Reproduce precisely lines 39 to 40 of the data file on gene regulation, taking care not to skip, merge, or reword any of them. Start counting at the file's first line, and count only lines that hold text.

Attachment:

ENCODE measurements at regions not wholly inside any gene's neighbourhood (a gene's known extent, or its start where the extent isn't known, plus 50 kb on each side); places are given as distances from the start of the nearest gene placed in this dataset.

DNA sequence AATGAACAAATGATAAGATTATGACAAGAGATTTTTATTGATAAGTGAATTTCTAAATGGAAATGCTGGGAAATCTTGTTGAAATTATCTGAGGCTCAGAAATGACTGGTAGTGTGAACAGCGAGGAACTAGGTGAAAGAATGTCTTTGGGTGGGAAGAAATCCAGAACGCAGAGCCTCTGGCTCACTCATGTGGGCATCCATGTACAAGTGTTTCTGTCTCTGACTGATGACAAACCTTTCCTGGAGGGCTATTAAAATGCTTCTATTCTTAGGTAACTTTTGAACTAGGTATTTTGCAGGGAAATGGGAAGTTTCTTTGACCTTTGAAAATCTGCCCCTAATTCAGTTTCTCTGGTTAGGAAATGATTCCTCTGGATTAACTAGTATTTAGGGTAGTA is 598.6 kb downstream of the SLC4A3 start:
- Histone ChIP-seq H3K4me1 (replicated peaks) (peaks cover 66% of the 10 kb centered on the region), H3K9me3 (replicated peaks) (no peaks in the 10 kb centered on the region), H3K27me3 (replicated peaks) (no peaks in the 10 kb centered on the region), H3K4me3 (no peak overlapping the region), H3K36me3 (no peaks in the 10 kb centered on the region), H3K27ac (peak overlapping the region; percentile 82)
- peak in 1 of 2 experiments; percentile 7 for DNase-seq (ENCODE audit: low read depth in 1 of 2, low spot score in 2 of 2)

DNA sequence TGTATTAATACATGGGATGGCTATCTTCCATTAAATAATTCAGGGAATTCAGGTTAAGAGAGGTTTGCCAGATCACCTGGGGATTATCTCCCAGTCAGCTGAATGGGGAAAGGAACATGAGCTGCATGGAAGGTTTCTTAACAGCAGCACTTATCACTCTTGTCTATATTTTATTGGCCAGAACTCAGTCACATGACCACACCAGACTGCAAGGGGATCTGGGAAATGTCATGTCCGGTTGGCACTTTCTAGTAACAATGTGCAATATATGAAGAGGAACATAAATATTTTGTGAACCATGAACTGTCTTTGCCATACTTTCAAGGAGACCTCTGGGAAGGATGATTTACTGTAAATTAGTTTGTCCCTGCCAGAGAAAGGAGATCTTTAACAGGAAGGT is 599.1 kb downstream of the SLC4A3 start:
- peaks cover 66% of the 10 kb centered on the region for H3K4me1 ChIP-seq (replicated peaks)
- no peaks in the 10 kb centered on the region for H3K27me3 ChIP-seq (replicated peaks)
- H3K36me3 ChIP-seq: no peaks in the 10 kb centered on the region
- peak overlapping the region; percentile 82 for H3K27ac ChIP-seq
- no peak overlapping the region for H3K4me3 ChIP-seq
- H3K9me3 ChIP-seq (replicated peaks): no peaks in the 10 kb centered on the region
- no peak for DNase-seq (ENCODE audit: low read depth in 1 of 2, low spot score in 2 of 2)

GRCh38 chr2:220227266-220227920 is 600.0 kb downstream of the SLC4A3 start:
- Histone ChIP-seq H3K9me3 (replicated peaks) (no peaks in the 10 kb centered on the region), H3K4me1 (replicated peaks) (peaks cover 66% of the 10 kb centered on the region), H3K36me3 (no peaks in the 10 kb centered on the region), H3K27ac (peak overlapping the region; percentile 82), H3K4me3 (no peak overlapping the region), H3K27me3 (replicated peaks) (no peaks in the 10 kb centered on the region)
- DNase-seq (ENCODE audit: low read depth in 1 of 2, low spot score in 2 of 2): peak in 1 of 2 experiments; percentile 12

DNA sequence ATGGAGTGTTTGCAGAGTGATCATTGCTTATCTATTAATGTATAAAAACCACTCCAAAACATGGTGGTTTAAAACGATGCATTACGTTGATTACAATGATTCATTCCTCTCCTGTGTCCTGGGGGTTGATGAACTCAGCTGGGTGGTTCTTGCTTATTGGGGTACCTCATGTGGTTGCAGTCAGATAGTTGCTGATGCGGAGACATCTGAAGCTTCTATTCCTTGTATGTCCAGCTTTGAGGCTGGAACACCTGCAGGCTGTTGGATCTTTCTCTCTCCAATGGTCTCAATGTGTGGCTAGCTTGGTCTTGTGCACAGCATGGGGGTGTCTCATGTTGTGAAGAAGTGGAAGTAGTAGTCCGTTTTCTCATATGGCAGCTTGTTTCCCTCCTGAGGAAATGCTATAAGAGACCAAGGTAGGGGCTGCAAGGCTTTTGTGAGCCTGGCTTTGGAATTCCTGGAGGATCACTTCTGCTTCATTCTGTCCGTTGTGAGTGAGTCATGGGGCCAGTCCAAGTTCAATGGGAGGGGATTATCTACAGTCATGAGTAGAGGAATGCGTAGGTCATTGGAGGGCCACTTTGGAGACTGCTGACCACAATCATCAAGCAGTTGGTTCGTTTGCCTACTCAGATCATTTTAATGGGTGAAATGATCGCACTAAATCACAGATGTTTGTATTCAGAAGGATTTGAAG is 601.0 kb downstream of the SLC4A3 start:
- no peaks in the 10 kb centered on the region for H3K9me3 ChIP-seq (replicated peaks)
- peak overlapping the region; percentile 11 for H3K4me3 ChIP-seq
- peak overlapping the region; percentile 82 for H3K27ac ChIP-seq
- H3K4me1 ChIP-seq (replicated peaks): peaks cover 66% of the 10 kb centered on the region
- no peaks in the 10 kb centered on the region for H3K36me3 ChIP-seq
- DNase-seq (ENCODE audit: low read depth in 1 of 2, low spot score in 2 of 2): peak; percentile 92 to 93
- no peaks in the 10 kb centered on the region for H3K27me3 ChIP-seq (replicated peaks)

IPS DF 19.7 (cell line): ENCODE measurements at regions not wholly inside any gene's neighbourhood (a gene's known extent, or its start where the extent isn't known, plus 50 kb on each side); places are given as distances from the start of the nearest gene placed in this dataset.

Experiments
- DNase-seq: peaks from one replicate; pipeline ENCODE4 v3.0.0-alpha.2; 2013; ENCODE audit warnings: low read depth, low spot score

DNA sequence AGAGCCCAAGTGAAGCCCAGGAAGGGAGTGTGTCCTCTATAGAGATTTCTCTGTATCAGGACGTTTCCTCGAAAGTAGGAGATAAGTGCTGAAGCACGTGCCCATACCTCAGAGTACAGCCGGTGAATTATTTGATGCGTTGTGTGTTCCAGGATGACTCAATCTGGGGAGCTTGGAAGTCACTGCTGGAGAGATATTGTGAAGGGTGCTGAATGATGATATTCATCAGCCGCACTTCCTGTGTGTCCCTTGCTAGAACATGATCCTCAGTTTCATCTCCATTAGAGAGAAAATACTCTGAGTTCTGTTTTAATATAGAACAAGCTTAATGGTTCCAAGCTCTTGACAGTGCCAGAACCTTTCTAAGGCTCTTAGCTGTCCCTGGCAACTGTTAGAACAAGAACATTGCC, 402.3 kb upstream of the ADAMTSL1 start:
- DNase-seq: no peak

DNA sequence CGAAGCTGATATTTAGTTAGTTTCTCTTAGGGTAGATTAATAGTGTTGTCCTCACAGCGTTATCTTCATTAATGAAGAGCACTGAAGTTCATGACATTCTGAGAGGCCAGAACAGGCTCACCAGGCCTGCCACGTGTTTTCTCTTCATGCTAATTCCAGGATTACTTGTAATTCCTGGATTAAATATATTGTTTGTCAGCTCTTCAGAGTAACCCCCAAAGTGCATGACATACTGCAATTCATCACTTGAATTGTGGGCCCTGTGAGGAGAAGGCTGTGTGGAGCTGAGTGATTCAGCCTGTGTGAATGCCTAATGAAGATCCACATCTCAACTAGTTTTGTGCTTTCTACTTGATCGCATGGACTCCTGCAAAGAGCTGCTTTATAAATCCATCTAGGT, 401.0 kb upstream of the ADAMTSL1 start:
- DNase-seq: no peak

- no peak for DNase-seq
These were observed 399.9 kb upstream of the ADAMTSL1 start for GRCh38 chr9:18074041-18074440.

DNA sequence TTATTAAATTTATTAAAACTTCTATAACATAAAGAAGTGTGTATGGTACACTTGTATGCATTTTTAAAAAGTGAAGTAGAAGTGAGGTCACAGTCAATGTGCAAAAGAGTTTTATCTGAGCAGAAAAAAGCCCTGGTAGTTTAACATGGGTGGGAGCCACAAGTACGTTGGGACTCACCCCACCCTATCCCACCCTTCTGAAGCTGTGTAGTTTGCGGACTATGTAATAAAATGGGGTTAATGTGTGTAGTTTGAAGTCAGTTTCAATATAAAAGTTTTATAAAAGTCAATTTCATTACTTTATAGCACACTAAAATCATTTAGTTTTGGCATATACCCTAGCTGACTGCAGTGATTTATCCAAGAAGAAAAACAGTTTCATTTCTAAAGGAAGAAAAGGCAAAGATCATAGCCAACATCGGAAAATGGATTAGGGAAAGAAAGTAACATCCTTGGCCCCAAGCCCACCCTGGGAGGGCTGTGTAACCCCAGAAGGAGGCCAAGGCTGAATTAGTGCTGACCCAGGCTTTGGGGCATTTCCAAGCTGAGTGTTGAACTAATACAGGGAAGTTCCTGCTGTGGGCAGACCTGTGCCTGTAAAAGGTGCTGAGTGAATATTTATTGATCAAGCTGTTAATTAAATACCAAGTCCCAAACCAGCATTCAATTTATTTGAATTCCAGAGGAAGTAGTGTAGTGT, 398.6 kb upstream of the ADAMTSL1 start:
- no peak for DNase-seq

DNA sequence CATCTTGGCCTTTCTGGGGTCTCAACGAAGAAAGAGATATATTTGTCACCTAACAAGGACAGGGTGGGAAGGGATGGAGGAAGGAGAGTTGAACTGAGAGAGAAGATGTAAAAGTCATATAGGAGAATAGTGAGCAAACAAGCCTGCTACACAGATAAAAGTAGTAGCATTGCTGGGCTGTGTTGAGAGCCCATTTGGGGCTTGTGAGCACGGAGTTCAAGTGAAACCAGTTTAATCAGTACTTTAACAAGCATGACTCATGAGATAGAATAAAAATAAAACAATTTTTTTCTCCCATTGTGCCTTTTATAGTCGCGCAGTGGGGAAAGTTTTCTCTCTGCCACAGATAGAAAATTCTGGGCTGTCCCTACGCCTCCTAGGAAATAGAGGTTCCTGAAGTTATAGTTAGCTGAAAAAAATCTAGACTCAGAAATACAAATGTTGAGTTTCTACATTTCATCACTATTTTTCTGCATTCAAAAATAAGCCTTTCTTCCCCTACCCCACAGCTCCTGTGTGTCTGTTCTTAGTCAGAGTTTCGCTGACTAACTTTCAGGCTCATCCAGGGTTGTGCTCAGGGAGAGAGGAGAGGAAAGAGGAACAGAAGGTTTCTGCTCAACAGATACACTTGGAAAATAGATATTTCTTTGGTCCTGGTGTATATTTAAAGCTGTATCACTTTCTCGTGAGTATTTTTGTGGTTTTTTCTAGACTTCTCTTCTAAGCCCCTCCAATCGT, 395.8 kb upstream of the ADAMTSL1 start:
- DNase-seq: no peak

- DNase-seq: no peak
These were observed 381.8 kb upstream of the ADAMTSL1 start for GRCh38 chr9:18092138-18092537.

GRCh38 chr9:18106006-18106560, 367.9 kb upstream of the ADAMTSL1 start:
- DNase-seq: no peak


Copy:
GRCh38 chr9:18106006-18106560, 367.9 kb upstream of the ADAMTSL1 start:
- DNase-seq: no peak